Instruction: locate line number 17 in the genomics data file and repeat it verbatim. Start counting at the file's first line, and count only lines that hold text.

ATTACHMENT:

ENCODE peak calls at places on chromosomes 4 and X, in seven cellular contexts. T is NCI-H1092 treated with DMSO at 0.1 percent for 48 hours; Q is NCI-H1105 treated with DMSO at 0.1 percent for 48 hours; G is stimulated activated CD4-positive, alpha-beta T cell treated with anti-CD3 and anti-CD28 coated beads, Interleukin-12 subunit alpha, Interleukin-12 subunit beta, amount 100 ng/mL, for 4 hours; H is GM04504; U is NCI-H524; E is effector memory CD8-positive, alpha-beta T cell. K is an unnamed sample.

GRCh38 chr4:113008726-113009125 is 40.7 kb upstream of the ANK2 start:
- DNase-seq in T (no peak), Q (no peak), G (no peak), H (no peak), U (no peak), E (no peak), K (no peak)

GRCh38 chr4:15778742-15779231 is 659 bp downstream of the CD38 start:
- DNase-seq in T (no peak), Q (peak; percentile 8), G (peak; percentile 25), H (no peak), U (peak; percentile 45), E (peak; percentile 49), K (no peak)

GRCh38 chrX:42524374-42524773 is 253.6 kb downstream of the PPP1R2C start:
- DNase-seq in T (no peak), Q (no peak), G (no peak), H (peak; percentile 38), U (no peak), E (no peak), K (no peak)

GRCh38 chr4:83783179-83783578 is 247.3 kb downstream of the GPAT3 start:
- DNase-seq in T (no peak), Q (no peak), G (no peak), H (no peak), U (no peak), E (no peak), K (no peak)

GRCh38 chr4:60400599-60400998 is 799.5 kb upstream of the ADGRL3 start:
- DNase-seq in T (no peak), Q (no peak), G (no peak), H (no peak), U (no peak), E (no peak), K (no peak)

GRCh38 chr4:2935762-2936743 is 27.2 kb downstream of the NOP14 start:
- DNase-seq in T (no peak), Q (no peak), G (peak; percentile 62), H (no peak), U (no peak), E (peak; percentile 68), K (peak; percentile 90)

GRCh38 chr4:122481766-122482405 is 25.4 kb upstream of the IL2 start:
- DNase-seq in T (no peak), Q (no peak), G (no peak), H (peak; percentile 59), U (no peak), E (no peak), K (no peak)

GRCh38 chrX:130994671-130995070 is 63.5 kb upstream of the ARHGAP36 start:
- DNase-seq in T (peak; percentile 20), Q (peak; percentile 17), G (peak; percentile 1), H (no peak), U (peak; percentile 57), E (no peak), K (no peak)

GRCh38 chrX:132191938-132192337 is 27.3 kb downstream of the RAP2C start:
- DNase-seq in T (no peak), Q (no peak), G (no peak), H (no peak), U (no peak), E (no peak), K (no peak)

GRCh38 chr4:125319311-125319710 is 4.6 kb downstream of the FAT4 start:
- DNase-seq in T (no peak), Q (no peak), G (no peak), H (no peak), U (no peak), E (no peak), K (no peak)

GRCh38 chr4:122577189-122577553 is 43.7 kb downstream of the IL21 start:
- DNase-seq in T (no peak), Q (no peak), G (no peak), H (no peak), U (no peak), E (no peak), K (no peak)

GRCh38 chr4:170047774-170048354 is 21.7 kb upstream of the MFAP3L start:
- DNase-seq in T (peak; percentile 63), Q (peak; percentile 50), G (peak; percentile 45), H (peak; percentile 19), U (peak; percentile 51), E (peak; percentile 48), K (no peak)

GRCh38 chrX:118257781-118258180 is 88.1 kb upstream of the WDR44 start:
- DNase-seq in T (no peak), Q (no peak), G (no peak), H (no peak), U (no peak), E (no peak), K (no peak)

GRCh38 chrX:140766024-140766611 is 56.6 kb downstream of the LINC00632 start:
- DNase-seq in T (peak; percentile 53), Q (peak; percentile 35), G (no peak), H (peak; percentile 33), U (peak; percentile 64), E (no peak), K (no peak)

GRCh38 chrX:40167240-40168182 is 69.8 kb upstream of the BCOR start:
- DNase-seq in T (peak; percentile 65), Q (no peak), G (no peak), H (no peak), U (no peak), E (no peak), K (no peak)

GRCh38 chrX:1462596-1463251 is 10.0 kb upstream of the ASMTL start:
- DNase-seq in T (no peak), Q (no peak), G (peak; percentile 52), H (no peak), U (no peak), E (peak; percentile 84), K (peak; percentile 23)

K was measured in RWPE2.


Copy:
- DNase-seq in T (peak; percentile 20), Q (peak; percentile 17), G (peak; percentile 1), H (no peak), U (peak; percentile 57), E (no peak), K (no peak)